Frequency Partitioning Methods to Mitigate Cross-Tier Interference in Two-Tier Femtocell Networks
Femtocells are attractive candidates for future cellular systems since they can greatly improve coverage and data rates. However, severe interference may occur and hinder the improved system performance due to a large number of femtocells sharing frequency bands with the macrocell. In this paper, we consider the interference problem in two-tier femtocell networks and propose two frequency partitioning methods to mitigate the interference between the macrocell and femtocells. The key idea of the frequency partitioning methods is to partition the whole frequency band into several nonoverlapping parts and allocate different parts to the macrocell and femtocells in different regions. In the proposed methods, the downlink and uplink frequency bands are both divided into four nonoverlapping parts.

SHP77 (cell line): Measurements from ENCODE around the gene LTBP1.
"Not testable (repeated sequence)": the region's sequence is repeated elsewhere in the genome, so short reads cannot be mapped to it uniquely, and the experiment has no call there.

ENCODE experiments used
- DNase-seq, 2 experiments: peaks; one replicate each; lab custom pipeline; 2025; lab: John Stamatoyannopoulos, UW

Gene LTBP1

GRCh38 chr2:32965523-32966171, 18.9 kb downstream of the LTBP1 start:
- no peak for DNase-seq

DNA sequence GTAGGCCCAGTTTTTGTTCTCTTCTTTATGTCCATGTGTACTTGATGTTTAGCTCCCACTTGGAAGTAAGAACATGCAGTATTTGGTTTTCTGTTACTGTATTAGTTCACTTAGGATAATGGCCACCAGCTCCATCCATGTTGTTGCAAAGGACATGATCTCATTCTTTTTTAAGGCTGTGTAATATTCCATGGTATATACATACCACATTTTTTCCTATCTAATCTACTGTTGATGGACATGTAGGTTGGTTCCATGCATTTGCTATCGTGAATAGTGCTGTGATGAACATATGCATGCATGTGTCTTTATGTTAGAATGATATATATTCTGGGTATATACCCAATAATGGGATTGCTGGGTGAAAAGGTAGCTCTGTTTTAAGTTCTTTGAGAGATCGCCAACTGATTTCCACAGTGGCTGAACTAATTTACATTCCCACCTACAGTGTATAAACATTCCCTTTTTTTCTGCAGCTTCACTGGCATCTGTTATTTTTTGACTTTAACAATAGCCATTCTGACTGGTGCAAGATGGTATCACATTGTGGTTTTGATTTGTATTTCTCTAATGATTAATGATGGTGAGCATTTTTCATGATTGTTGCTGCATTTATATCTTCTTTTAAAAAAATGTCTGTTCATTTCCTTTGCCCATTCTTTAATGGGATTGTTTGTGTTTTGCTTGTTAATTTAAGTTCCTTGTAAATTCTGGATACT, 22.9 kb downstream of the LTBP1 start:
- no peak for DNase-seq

The macrocell and femtocell are divided into three or four regions, with one part of the frequency band allocated to one region. With frequency and region partitioning, the users or base stations in one tier and the interfering users or base stations in the other tier are separated by a certain distance, which can greatly mitigate the interference. The main contribution of the proposed methods is that the macrocell and femtocells can assign allocated resources to their own users independently, and the cross-tier interference can be mitigated without complicated resource allocation or cooperation between the macrocell and femtocells. Moreover, we theoretically analyze the existing interference and average per-channel rate performance of different users in different regions. Simulation results show that the theoretical analysis is reasonable and that the proposed methods can successfully mitigate cross-tier interference.